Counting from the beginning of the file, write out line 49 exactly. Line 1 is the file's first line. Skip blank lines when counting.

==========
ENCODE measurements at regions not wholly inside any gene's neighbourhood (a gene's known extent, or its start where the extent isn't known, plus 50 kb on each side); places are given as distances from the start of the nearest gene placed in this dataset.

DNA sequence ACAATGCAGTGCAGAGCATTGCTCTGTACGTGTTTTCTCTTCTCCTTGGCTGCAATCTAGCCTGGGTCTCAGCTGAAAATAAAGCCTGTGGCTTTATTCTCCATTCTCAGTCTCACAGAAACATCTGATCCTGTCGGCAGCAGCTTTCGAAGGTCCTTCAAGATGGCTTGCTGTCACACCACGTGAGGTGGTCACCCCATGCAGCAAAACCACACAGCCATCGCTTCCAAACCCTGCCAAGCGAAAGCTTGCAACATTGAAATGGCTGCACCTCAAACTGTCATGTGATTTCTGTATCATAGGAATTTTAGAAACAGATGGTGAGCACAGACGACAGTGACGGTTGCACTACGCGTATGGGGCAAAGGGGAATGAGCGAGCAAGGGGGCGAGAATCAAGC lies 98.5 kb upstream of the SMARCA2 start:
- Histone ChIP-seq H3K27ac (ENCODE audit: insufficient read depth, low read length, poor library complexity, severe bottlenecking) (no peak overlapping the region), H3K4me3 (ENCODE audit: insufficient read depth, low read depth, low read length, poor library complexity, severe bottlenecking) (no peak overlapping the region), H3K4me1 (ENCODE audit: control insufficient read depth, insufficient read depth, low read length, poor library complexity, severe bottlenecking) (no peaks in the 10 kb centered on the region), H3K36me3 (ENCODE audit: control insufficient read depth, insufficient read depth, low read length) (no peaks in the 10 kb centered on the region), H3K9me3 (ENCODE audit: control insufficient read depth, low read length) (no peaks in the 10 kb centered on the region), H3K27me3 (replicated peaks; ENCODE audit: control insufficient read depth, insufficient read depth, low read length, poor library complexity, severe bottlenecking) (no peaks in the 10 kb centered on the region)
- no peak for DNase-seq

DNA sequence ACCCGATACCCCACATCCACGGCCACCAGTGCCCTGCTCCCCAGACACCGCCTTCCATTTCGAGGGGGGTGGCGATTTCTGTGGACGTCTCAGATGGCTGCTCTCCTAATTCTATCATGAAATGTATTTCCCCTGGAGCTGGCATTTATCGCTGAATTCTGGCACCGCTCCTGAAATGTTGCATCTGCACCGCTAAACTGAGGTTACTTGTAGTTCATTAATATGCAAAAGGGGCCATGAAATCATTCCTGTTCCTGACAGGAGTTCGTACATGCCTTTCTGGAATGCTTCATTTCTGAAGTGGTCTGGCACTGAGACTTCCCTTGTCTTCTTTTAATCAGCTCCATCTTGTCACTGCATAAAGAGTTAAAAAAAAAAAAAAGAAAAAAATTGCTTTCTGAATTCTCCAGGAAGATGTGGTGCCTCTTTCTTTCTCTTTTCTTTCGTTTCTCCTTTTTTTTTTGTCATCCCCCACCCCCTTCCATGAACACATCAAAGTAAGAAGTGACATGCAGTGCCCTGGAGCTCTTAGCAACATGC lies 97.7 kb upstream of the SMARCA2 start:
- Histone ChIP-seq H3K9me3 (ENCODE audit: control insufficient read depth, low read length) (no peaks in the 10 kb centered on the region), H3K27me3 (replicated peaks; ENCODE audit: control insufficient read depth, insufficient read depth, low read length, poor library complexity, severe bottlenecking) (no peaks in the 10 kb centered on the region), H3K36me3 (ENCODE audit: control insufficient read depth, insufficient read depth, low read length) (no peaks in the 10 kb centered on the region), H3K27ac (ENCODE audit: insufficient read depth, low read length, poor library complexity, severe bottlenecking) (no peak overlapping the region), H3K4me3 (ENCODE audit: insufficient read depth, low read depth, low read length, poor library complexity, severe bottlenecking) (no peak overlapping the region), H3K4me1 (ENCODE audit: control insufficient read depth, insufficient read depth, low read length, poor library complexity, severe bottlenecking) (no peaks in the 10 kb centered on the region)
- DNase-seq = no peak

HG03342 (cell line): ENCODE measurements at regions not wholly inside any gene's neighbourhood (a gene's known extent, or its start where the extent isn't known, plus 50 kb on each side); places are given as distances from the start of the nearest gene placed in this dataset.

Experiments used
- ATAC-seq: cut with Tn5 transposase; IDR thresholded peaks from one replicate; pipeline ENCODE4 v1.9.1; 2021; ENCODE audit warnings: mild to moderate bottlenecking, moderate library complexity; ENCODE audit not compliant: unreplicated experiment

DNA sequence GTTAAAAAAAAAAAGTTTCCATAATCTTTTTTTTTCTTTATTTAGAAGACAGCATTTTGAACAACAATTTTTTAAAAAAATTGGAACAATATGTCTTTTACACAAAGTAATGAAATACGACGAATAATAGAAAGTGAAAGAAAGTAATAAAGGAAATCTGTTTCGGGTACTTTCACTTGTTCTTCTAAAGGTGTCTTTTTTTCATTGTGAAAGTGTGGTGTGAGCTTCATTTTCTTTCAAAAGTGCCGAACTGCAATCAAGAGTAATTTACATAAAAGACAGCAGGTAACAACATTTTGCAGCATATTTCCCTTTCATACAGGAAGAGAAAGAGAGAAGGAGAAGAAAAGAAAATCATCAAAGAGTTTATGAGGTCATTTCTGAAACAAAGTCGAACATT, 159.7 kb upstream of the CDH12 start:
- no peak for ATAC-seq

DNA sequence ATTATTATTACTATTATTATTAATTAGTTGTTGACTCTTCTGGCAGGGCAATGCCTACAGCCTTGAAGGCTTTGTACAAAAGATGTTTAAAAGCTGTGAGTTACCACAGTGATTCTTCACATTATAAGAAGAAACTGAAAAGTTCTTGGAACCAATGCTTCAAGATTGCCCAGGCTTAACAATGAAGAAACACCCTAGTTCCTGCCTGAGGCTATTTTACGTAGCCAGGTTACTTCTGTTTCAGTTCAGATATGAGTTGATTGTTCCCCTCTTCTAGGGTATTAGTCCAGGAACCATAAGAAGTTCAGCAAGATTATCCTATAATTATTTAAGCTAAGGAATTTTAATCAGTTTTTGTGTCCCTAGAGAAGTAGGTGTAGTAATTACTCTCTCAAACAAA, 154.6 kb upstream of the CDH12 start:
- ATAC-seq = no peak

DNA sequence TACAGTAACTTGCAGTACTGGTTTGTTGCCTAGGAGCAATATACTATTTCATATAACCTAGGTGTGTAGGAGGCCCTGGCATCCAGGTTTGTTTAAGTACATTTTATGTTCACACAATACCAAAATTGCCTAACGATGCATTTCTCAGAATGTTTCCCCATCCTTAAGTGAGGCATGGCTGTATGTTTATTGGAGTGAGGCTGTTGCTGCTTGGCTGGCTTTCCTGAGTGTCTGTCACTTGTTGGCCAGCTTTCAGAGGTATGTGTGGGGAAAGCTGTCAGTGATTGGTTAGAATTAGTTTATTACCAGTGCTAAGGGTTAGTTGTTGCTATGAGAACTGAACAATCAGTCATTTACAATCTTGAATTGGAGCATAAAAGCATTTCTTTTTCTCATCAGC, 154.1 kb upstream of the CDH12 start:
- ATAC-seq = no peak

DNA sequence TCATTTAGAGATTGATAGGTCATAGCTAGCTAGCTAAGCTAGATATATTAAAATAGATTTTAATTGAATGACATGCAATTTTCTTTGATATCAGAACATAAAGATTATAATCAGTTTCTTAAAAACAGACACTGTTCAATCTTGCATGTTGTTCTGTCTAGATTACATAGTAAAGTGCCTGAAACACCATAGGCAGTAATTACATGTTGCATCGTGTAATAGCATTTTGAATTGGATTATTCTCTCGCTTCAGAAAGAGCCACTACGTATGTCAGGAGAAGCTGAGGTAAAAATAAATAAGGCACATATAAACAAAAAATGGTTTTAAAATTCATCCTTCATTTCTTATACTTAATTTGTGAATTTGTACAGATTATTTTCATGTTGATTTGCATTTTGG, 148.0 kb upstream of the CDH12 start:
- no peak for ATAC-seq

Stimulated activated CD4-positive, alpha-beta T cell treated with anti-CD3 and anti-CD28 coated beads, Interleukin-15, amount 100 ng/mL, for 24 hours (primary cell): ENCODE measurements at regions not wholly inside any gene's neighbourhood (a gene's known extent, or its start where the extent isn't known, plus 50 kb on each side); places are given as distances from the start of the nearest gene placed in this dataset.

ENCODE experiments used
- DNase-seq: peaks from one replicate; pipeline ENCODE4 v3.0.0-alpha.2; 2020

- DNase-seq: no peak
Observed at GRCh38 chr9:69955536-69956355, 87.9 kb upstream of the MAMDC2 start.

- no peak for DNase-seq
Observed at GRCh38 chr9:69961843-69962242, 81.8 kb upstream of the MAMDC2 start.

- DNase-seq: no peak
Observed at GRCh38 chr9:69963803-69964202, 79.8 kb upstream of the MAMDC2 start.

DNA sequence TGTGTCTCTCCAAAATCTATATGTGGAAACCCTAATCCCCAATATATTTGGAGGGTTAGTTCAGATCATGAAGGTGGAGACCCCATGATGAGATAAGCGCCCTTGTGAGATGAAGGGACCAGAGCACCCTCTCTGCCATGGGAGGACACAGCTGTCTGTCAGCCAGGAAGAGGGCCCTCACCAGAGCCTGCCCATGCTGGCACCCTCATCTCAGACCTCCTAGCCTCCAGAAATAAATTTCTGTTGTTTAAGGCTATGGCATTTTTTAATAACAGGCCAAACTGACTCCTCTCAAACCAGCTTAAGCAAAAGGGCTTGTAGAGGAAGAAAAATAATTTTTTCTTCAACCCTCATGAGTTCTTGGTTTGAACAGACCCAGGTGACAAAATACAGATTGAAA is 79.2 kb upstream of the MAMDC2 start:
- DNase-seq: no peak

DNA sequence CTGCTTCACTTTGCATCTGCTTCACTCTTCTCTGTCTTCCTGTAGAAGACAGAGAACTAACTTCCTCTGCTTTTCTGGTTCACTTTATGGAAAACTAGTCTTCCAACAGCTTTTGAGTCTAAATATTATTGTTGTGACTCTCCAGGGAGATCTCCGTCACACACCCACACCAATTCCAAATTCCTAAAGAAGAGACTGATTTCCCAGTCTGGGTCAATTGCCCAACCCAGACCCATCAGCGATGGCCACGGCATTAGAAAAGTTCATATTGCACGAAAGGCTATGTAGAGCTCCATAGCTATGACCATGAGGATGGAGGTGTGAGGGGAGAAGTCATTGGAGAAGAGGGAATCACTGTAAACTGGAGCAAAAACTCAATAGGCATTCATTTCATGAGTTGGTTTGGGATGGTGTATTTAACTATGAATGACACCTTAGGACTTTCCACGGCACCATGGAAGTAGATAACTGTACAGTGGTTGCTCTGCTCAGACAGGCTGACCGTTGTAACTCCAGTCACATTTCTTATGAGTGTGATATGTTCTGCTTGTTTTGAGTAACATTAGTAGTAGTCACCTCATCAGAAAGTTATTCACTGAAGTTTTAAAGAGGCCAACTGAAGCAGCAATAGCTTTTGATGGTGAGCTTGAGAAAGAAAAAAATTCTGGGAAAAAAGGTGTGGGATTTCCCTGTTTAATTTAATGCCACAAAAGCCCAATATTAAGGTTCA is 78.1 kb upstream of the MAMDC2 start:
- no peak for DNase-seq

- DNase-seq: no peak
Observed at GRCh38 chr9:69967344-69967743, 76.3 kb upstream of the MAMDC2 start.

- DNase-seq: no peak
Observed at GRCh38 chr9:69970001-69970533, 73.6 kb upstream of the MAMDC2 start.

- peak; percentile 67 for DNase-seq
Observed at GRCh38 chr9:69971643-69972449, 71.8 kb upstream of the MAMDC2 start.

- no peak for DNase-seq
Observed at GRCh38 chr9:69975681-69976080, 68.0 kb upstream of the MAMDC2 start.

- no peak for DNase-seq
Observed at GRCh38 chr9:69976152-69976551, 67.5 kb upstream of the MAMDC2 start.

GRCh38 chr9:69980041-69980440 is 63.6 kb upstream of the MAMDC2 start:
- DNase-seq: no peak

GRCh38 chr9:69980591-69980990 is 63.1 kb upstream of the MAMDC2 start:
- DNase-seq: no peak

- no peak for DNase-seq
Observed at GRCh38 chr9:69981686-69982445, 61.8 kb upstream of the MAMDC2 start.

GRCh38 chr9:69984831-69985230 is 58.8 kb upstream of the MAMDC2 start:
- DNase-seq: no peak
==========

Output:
- DNase-seq: no peak